you are the most beautiful thing I’ve ever seen.
I will love you when you are a still day.
I will love you when you are a hurricane.

listen to this

Listen to This: Say You Won’t Let Go

Driving home from work on Monday, I heard this song on the radio, and I was immediately intrigued. The lyrics are so vulnerable, and raw. Musically it’s beautiful, and of course I’m a sucker for an accent (no shame in admitting that.) I sent the song to a friend that night, and they sent me a YouTube video from the X-Factor in which James Arthur won in 2012. I can’t believe I’m just hearing him now, and I’ve missed out on a few years of getting to hear such a great voice. Upon a Google search you can see that there was much controversy surrounding his lyrics and musical choices in the years following the X-Factor win, but hopefully this fabulous single from his album Back From the Edge shows a different direction he’s taking with his music. I mean, I’m well aware I’m a sap and I’m all for a beautiful declaration of love, but how can you not melt at these words?

I met you in the dark, you lit me up
You made me feel as though I was enough
We danced the night away, we drank too much
I held your hair back when
You were throwing up
Then you smiled over your shoulder
For a minute, I was stone-cold sober
I pulled you closer to my chest
And you asked me to stay over
I said, I already told ya
I think that you should get some rest
I knew I loved you then
 
Anyway, here’s wishing much success for this artist and more from where this beautiful song came from. If you haven’t heard this song yet, check it out:
Read This

Read This: Talking As Fast As I Can

A few weekends ago, I finally got my hands on a copy of Lauren Graham’s Talking As Fast As I Can. I was really excited to read this one. Of course, I loved her as Lorelai Gilmore on Gilmore Girls and Sarah Braverman on Parenthood, and in anything else I’ve been able to watch her in. When I’ve read interviews, she seems so personable and real. I don’t think it’s a stretch to imagine parts of her own personality come shining through her characters in certain moments. Since middle school (yeah, I named characters in my short stories for English class Lorelai,) I’ve admired her. We know she’s an incredible actress but she’s also a phenomenal writer. I thought about this a lot while trying to figure out how to put into words the way reading her book made me feel. Lauren Graham’s writing is like sitting on your best friend’s bed in one of those just absolute down in the dumps moments, and knowing there’s not another single place you could be that would provide that level of comfort. (You know, the ultimate look of understanding your pain even if there aren’t any words for it? And how there’s a spot just for your head on their shoulder while they listen to you cry, or tell an angry story, or whatever it might be, and the way their pillows seem so much fluffier and better than yours in that second because you’re just not alone?) Lauren Graham being real about her own struggles is so refreshing to read. But the thing is – she’s not complaining, it’s just life, and she’s just putting it out there. She worked her ass off for any piece of success that has come her way, but the cool thing is – she didn’t do it for the success per say – it sounds like she carefully picked projects where she felt connected to the characters and wanted to invest in something beautiful with the cast. How wonderful is that? I firmly believe this book found me very specifically at the time that it did (or I found it, and I’m not just saying that because I was cooped up in the house for the weekend feeling gross not being able to shower for almost 60 hours) because when I reached the hundredth page, there’s a passage that spoke to me so loudly it brought tears to my eyes and I re-read it a few times. I wouldn’t normally include an excerpt, but I am sure there are others out there that may need to read this right now:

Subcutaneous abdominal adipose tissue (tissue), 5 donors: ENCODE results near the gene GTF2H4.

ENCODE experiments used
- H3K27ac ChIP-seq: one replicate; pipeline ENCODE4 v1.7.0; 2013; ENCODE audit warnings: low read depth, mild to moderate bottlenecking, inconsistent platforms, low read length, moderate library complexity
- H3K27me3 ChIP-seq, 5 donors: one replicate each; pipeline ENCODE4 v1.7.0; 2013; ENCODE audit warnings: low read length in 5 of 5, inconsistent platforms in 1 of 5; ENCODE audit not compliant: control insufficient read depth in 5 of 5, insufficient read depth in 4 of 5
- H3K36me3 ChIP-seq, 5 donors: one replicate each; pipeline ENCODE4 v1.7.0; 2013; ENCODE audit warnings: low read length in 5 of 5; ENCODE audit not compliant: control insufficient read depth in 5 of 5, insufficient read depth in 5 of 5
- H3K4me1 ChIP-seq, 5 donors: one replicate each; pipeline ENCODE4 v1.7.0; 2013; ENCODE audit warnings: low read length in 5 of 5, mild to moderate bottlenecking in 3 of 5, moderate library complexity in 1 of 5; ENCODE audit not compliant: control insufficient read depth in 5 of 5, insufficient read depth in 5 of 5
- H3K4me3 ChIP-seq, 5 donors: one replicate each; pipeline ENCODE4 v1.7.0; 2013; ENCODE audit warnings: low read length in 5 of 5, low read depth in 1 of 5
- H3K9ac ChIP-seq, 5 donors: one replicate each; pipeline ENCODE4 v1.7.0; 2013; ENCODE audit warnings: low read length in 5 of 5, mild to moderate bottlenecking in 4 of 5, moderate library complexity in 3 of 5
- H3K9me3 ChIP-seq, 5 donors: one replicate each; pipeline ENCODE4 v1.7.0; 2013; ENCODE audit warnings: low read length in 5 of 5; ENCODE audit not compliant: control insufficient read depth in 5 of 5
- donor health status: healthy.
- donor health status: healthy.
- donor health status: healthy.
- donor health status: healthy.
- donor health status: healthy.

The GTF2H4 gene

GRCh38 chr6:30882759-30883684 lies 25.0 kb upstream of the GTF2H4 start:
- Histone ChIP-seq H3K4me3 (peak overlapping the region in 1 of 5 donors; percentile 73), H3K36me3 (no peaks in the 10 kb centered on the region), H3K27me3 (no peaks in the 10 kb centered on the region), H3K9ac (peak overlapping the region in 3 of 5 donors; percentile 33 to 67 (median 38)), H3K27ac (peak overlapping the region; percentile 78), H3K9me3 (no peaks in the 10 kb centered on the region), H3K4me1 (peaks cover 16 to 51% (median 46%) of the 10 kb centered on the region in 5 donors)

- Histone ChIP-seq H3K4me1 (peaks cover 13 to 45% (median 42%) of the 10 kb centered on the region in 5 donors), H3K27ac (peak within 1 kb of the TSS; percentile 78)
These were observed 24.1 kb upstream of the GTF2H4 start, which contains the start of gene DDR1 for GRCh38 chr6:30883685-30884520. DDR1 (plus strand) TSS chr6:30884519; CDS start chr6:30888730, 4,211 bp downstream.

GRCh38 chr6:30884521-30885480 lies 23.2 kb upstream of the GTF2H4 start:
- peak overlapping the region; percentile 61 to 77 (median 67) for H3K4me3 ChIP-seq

Because here’s the thing: I was fine on my own, and so are you. But it can be hard when you feel ready for Happy Couplehood and you seem to have missed the train. As my friend Oliver Platt used to say to me about hopes and dreams I’d share with him: “It’s coming, just not on your time frame.” I find this a helpful reminder in any number of ways: not only when you’re hoping to meet someone, but also when you’re waiting for a better job or some relief during a bleak time. When Peter and I held hands that night all those years ago, I had no idea we’d end up shopping at REI together one day. It might have been nice if he could have turned to me and said: “Look, tonight isn’t the right time, but we’re going to leave here and learn a bunch of things that are going to make this work approximately five years from now – see you then!” But life doesn’t often spell things out for you or give you what you want exactly when you want it, otherwise it wouldn’t be called life, it would be called vending machine.